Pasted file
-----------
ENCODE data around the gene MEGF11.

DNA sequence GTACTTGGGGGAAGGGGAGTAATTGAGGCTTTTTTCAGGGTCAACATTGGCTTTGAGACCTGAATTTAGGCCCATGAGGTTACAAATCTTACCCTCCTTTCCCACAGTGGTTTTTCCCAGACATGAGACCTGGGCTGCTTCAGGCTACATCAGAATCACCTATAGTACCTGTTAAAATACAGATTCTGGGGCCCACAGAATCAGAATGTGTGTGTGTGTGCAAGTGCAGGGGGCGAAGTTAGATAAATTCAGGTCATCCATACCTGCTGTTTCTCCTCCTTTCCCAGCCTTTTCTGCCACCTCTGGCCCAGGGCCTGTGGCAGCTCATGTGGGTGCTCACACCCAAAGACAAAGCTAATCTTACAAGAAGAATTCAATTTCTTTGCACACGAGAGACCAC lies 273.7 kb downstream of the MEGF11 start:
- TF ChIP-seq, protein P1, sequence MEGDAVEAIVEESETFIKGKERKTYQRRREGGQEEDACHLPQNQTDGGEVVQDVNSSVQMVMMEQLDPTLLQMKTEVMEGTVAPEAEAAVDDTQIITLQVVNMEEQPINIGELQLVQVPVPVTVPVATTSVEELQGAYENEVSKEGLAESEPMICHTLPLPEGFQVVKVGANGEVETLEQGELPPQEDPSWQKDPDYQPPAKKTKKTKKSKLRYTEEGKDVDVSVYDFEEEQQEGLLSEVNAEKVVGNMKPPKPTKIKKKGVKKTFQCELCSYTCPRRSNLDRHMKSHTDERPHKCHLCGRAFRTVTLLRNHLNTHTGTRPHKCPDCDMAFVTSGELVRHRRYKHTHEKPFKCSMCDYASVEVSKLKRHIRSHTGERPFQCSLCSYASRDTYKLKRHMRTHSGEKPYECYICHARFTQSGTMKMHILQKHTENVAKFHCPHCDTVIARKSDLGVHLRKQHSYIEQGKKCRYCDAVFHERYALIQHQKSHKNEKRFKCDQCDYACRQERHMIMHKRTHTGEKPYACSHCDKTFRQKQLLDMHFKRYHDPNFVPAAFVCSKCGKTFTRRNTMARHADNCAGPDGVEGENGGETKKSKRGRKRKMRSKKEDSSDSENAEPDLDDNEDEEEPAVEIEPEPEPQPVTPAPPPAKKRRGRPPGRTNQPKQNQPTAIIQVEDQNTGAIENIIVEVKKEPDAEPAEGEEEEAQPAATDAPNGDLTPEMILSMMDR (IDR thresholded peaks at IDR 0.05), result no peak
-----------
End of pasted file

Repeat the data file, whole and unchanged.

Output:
ENCODE data around the gene MEGF11.

DNA sequence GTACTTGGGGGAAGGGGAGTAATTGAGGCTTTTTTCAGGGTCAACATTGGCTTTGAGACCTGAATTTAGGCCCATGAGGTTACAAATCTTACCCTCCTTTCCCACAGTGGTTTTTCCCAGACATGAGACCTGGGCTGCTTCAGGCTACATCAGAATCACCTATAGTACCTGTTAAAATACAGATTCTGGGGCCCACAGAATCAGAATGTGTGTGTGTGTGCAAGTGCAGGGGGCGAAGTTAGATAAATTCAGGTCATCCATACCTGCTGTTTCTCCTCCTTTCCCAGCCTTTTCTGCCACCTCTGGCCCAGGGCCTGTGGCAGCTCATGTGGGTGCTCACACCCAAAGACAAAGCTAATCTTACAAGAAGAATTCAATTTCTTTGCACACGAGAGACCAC lies 273.7 kb downstream of the MEGF11 start:
- TF ChIP-seq, protein P1, sequence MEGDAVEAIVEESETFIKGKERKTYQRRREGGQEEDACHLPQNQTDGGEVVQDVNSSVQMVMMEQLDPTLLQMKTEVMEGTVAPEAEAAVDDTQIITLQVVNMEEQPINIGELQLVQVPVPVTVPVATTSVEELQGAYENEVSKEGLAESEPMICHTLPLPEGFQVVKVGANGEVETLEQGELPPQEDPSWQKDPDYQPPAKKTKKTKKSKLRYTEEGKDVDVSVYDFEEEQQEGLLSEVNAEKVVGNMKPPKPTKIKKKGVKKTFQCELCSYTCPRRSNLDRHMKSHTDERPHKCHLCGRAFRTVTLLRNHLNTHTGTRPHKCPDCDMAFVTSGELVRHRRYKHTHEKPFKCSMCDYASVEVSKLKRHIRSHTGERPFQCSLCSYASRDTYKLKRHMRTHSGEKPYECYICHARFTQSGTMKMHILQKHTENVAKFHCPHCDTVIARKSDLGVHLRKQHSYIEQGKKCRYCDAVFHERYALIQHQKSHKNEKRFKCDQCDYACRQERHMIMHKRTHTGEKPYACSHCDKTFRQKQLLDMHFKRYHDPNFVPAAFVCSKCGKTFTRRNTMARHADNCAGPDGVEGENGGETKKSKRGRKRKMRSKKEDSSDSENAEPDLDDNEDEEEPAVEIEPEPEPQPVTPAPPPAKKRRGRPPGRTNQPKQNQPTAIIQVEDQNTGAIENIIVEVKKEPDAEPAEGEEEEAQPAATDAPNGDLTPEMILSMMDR (IDR thresholded peaks at IDR 0.05), result no peak